Gerrard’s discussion is interesting. He gives a range of troubling and evocative examples from his own experience at Williams, and he analyses the phenomenon in the context of the history of political philosophy from Plato’s Thrasymachus down to John Stuart Mill and beyond. You should definitely take a look. As I read the essays, though, I feel two sorts of uneasiness. I mention them here merely to spark discussion. I have in no way thought them through, and I would love your input.
The first concern is the background assumption, sometimes made explicit, that the goal of a college education is the “pursuit of knowledge.” The strongest form of this, which Gerrard may be hinting at, is that knowledge is the goal of human life itself. Now, knowledge is clearly a fine thing; I’m certainly not against it. Pursuing knowledge even seems to me to be a good. But let’s not get obsessed. When the pursuit of knowledge becomes the sole aim of an entire life, and when college becomes the preparation for life solely in virtue of having this aim, it feels to me too much like we have entered Plato’s idealistic world. One reason this world feels uncomfortable to me is that its obsessive vision seems to get something wrong about us: it is tied up too tightly with a worrisome version of the rational animal account of human being. So I feel myself begin to chafe against the position at least a bit. But don’t get me wrong: I don’t mean, of course, that we should go entirely in the other direction. I don’t think, for instance, that a human life should be entirely about the pursuit of faith or gentlemanly virtue either, never mind that it should be about achievement and devotion to one’s alma mater. Still, somehow the epistemological model of human life seems to miss the importance of ontology. Surely our lives, and the education that prepares us to live them well, should aim at our being someone, not just at our knowing something.
The second concern is more empirical. It’s not that I don’t recognize the culture that Gerrard and Deresiewicz describe – it is certainly one of the features of the college culture I am familiar with. But it doesn’t seem to me the major, or even the most interesting, one. Indeed, I almost never see this dynamic in my own classrooms, for instance, and only rarely in the House that Cheryl and I oversee. Rather, it seems to dominate the journalistic discussion about campus life. To the extent that it appears in the objectionable form that its critics deride, that seems to me mostly to be the result of political theater, provocation, and the journalistic impulse to give these outsized coverage. Now, I confess I don’t have much sympathy for the journalistic impulse to exaggerate spectacle for the sake of selling copy. Among other things, it seems to me to cover up more than it reveals. But I’m not entirely sure that we should be so dismissive of the theatrical provocation of political acts. They are certainly not forms of rational discourse; but perhaps, after all, they have their place? In any case, figures from Thoreau to Martin Luther King to Gandhi have thought so.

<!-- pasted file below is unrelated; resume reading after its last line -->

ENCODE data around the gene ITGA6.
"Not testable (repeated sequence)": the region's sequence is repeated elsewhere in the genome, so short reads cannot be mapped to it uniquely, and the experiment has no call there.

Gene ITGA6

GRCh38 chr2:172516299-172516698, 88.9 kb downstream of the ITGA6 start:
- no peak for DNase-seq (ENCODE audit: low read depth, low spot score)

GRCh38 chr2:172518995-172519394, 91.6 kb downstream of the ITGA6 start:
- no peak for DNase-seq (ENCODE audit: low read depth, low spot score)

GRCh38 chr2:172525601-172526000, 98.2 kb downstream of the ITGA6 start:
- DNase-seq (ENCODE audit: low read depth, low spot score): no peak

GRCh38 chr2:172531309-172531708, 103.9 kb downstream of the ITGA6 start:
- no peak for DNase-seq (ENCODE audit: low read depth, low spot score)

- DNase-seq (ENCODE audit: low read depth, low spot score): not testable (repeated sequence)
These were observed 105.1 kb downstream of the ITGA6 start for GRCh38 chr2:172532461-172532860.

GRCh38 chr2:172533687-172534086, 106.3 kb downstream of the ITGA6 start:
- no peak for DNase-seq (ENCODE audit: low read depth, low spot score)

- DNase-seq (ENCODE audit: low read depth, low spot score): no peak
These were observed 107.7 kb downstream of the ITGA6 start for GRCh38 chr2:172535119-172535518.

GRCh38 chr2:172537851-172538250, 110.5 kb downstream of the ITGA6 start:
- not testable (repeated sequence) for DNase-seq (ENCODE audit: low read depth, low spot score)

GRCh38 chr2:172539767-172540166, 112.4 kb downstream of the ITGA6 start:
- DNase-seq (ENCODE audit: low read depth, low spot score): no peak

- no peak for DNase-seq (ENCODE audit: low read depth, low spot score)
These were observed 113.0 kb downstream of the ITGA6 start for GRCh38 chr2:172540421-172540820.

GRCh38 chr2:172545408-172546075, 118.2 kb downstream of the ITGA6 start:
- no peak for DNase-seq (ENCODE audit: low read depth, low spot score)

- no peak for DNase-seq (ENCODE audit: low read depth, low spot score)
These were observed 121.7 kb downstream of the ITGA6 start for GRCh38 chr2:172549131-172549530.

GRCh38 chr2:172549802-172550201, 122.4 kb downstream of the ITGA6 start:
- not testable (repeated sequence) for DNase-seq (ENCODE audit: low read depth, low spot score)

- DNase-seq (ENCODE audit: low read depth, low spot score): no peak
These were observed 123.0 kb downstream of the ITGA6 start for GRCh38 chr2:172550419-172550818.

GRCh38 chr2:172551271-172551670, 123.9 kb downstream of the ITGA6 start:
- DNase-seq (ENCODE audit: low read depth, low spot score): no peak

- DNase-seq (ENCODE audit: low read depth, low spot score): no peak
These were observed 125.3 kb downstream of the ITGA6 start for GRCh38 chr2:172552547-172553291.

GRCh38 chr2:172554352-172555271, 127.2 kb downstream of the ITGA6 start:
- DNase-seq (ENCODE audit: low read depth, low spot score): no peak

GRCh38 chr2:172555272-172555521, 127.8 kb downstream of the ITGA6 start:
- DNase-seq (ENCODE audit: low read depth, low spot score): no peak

I don’t take these concerns to be definitive or even particularly articulate. I am jotting them down between walking the puppy and taking the 15-year-old to the dentist, so they’re not exactly the result of extended rumination. Furthermore, I don’t mention them here either to defend what Gerrard and Deresiewicz are attacking, nor to say that it does not exist at all. Still, I do wonder whether somehow the discussion in its current form is not completely capturing the phenomenon at hand.
Let me know what you think.